The Flipped Lid: Personally stupid

Oct 17, 2006 at 6:28 pm
It happened again a few weeks ago. A girlfriend who’d passed the Graduate Record Exam (GRE) with a 700 — an extremely good score — described herself as not being intelligent that way (read: academically). Instead, she claims to know how to take standardized tests. She is currently working on a master’s degree in American studies at the College of William and Mary. She also claims that school is not easy for her, but that she knows how to play the game (for most grad students playing the game means showing intelligence).

What she also neglected to credit herself with is her intelligence as a high school English teacher. She builds communities in her classrooms. She also creates moments of risk-taking and creativity — inspired, in part, by students’ and her own personal experiences.

Once again an intelligent woman saw herself as less than intelligent because she doesn’t feel “academic” enough — whatever that means.

To describe her another way, she’s not an especially theoretical teacher/scholar, but she understands the power of making scholarship personal and inter-relational. Frustratingly, personal wisdom and social wisdom are traditionally associated with women’s epistemological ways than men’s, and are ergo generally less valued by academia’s hegemony.

A few weeks ago at the University of Louisville, The Watson Conference, the Breeder’s Cup of composition and rhetoric’s narrative theory branch, hosted some of the field’s most notable scholars: Deborah Brandt, James Gee and Cynthia Selfe. I gave a presentation discussing the power of personal experience, story-telling and traditionally feminine ways in creating knowledge — knowledge that, I argue, is as valuable as more traditionally male or old-school academic knowledge. You know, third-person, linear scholarship with loads of $50 words, even more in-text citations and aggressive argumentation. Look, man, I can do that. I just don’t always want to.

Happily, in composition and rhetoric, men and women are more freely using tricks from other genres. I do not intend to essentialize either women or men by implying that academia values patriarchal scholarship and that such scholarship is generally associated with intelligences that have been defined by a largely male influenced tradition. I am well acquainted with many women who prefer third-person, traditionally academic scholarship. They kick its ass and also find such research very personal. Less valorized forms of intelligence, however, whether traditionally associated with women or men, should be considered just as valuable and accepted as equally important.

I mean I value mechanical intelligence because I like that someone knows how to make my car stop. I also value a thoughtful dinner party, because I like that someone knows how to make me stop, think and laugh.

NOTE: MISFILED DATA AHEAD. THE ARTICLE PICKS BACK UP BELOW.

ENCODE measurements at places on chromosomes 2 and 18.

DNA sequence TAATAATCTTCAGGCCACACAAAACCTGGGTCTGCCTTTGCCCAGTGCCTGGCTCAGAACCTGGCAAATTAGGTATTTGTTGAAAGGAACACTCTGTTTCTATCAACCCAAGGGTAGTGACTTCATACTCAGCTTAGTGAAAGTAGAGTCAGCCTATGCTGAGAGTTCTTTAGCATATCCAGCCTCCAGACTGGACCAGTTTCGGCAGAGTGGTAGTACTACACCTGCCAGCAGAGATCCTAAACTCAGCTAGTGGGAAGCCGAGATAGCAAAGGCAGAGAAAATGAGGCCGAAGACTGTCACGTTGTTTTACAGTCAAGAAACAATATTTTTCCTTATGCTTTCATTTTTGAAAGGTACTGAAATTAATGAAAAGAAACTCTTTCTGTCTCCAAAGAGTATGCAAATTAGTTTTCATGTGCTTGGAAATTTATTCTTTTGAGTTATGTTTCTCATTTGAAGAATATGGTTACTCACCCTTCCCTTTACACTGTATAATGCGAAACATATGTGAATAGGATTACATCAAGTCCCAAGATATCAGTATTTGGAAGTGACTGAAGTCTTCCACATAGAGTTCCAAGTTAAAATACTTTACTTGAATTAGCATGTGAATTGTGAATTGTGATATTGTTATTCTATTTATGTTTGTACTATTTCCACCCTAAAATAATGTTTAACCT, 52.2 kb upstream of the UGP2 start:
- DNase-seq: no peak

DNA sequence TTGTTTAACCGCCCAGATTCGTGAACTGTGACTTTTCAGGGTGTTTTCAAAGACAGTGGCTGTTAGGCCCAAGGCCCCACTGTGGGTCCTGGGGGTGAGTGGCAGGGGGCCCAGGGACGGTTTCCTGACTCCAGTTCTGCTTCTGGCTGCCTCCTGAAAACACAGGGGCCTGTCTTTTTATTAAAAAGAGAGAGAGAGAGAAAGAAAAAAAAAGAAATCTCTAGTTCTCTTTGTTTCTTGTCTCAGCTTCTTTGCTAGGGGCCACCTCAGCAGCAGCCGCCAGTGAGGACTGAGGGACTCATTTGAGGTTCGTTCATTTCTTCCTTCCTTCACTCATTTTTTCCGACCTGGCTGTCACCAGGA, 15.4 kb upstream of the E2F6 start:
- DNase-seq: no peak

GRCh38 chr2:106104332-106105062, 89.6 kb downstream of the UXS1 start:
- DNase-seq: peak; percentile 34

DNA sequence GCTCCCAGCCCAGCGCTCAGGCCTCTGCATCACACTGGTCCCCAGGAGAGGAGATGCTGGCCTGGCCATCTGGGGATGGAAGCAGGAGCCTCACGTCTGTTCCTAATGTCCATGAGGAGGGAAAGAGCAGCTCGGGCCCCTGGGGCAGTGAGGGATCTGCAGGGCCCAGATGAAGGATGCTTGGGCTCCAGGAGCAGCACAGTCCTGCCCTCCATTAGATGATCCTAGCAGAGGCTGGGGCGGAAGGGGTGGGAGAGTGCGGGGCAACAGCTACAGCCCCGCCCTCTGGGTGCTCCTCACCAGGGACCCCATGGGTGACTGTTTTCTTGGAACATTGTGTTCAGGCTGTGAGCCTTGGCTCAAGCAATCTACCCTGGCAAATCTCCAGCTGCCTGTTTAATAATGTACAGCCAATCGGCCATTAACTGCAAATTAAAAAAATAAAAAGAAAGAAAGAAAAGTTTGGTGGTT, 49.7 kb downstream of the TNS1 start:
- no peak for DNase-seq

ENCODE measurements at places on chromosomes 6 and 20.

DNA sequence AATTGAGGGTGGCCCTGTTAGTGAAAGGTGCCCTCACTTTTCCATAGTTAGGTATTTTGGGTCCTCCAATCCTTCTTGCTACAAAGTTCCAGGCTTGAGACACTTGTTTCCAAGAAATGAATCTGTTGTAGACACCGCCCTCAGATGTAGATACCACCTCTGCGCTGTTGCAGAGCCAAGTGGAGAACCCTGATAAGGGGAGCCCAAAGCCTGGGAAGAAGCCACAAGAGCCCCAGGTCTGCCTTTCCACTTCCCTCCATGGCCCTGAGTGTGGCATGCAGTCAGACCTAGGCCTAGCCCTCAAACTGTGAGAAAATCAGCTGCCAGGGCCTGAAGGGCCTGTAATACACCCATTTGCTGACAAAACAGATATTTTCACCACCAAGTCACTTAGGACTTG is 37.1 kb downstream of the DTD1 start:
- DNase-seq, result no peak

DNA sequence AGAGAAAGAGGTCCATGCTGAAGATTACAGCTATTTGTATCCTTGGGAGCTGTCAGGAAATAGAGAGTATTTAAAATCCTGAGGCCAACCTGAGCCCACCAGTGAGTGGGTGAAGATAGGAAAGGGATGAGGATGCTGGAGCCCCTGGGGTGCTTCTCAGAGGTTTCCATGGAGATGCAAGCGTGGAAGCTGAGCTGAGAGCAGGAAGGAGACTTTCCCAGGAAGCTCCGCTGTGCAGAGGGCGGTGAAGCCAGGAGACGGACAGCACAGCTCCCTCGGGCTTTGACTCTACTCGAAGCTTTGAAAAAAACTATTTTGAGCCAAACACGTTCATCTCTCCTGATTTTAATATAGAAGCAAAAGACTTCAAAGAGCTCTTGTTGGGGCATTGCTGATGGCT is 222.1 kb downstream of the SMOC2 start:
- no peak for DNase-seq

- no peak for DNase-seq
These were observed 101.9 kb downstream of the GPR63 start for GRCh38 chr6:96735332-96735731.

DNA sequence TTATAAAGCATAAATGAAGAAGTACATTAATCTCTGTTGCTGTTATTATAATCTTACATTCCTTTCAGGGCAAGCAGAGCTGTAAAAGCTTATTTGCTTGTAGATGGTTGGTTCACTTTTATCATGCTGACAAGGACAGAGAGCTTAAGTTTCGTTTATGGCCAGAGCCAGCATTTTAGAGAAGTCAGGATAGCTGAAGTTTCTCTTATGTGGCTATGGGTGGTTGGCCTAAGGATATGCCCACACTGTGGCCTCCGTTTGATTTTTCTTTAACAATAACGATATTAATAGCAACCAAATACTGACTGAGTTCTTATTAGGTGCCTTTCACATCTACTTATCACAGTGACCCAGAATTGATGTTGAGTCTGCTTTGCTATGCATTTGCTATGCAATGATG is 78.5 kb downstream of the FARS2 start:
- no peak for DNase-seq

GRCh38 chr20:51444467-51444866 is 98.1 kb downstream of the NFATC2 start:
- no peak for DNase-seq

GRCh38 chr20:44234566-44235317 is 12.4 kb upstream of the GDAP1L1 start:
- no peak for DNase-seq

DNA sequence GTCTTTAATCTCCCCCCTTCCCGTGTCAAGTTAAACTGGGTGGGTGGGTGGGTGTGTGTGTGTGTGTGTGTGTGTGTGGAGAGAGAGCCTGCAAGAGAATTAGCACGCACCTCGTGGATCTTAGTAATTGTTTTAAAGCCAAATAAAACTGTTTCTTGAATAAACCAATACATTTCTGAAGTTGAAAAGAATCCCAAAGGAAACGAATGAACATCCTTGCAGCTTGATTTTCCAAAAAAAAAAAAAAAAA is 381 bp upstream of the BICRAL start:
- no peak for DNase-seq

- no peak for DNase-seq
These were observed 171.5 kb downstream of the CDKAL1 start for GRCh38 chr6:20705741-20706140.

For example, my mother and her sisters take turns hosting Christmas Eve for my family. Their homes feel warm. Their recipes please. Their social graces invite our family to linger — telling stories, digesting chocolate torte and joking. These traditionally feminine characteristics, the social, emotional and domestic, do not usually evoke the adjective “brilliant” or “intelligent.” Yet, my mother and her sisters have cultivated wisdom in understanding how to make an event and their homes welcoming and lively. Not that men don’t do the same. Some can and do.

My two uncles, though, know how to build furniture, fix roofs, and repair cars. And they are intelligent. Very. I suppose that my aunts could learn how to hang dry wall or hunt deer with a bow, but these lessons would be difficult. Equally difficult, however, would be my uncles hosting Christmas Eve with the emotional skill and social graces my mom and her sisters wield. Both kinds of knowing have equally meaningful implications about how to live life.

Many women, of course, work on cars and build furniture (with great intelligence). So, before anyone’s panties get in a wad, I need to add that my understanding of “women’s ways” or gender roles includes that these roles are socially and culturally constructed. Women and men also cultivate gendered knowledge outside these norms, thank god. What I am all about is valuing intelligences more traditionally associated with women whether women or men manifest them. Capice?

Looking at the stuff of daily life and making meaning of it is not always easy. I plan on milking my personal experiences for every bit of wisdom they’ve provided. Feel welcome to argue me, but personally, I’d rather hear about your day.

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